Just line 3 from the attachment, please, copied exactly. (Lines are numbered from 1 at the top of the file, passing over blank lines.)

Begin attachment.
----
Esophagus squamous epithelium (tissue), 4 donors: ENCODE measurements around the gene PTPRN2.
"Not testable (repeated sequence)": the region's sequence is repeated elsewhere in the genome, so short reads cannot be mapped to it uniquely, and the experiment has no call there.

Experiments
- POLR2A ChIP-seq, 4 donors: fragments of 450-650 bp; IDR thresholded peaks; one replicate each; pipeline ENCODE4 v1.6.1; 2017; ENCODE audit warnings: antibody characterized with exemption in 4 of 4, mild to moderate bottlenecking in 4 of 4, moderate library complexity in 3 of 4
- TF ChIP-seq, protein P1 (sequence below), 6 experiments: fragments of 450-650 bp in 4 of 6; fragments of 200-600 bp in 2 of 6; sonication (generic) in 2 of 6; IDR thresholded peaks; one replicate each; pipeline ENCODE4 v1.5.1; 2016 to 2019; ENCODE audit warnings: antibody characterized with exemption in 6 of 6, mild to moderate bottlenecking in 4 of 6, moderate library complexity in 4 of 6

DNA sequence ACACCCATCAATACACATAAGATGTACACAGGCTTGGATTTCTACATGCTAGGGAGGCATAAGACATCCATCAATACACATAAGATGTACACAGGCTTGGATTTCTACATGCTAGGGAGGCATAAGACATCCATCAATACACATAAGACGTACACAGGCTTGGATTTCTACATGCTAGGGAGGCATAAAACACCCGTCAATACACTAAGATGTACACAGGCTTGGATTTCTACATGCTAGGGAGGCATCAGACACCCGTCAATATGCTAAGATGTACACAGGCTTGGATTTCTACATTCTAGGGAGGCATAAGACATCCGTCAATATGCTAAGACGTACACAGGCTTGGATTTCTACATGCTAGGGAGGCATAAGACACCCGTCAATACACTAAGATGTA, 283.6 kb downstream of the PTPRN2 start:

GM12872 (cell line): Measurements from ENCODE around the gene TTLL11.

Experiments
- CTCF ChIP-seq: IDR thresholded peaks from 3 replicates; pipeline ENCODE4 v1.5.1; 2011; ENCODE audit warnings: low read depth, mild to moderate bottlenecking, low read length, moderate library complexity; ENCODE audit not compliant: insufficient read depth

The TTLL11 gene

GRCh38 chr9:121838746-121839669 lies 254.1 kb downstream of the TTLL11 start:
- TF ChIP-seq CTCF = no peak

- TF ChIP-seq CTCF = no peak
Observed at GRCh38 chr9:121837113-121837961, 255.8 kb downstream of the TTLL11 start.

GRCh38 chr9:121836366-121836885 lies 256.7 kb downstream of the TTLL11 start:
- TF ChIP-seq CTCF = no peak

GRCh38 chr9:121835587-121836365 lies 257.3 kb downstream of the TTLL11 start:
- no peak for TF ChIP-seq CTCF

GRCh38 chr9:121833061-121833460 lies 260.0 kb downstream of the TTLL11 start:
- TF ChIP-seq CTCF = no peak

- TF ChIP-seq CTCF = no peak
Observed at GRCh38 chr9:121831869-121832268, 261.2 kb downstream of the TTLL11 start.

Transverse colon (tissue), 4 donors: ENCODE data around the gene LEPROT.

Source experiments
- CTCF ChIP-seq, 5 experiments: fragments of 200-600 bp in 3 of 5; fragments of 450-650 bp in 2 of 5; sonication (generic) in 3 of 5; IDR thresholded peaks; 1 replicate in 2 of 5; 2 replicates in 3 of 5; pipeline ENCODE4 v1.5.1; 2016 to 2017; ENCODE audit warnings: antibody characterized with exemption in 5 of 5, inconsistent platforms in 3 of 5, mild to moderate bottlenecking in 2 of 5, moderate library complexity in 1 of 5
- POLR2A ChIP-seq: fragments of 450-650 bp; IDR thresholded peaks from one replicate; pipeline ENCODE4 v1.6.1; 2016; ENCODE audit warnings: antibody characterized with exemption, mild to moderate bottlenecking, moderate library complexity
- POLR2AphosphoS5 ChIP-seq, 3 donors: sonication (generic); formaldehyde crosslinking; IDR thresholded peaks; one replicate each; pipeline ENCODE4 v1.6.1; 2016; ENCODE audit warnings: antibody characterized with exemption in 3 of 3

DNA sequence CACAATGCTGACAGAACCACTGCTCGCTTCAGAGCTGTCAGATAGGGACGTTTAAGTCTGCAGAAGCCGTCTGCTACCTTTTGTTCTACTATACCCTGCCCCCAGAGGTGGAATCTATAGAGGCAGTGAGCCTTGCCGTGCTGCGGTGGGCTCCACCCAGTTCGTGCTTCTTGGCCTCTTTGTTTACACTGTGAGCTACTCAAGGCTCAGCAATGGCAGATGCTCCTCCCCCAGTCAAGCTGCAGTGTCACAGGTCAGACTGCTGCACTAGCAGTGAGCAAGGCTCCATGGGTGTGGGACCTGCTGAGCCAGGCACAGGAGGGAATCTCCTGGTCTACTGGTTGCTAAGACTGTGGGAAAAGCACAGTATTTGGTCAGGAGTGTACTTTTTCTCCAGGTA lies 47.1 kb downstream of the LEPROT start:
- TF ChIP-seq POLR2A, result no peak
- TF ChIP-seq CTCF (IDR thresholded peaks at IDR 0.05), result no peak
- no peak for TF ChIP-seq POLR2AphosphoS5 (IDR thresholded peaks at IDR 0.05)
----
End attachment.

Experiments